Medicaid will pay for the largest majority of long-term care. However, to qualify you or your parents’ income must be less than a specified level and, in addition, you must meet certain minimum eligibility requirements as established by your state. These requirements are based on the amount of assistance you need with Activities of Daily Living. The Older Americans Act and the Department of Veterans Affairs will also pay for long-term care services but only in certain circumstances and for specific populations.
What is long-term care insurance?
Long-term care insurance is unlike traditional health insurance. It’s designed specifically to cover long-term supports and services including custodial and personal care in your home, a community organization or a facility. The way it works is that it reimburses the policyholder a daily amount (to a limit you select) to pay for services that will help with the activities of living such as dressing, eating or bathing. When you purchase a long-term care policy you usually can select from a range of benefits and options designed to get you the services you need and where it is you need them.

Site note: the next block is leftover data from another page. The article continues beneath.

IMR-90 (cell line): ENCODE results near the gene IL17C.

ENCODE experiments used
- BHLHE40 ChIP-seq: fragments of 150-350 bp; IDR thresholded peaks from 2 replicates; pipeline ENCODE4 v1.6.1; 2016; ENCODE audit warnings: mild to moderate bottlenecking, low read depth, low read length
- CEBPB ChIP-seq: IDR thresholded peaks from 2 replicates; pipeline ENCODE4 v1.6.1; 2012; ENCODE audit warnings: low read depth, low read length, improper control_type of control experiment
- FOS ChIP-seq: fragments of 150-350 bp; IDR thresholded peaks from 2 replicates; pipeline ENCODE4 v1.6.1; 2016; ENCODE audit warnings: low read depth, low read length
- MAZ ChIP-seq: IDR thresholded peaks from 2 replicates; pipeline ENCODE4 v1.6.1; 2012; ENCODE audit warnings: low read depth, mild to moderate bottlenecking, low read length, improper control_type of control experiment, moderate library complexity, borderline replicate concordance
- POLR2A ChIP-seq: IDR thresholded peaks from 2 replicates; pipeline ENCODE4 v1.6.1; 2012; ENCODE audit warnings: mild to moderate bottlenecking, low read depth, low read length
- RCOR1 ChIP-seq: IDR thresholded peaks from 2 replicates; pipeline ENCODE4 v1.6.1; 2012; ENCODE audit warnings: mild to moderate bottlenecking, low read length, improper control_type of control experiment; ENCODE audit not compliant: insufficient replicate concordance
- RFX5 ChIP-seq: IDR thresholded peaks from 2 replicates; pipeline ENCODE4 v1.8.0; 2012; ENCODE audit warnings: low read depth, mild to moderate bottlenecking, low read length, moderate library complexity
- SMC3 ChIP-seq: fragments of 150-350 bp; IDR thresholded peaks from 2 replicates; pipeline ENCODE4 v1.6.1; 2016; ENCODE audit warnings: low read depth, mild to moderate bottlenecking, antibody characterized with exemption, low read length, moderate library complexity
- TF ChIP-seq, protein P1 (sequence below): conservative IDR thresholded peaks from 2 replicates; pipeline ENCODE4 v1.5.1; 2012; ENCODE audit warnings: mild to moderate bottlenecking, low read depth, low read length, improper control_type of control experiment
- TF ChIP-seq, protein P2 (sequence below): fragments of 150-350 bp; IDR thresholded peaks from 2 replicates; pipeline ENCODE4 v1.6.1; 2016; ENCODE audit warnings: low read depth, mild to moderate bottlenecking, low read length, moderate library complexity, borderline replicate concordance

What long-term care insurance costs
It’s impossible to say exactly what long-term care insurance would cost you or your parents. This is because it’s based on your age when you get the policy, the maximum amount that the policy will pay your per day and:
- The maximum days (years) that a policy will pay
- Any optional benefits you select, such having your benefits increase with inflation.
- The lifetime maximum amount the policy will pay is determined by number of days times the amount per day
Note: Be aware that if you are already getting long-term care services or are in generally poor health you may not qualify for long-term care insurance. The reason for this is that most policies include medical underwriting. This is an insurance term that generally means an in-depth analysis of your health information.
However, there are instances where you could buy a reduced amount of coverage or you might be able to get “non-standard” rate coverage. And there are group policies, which do not require medical underwriting.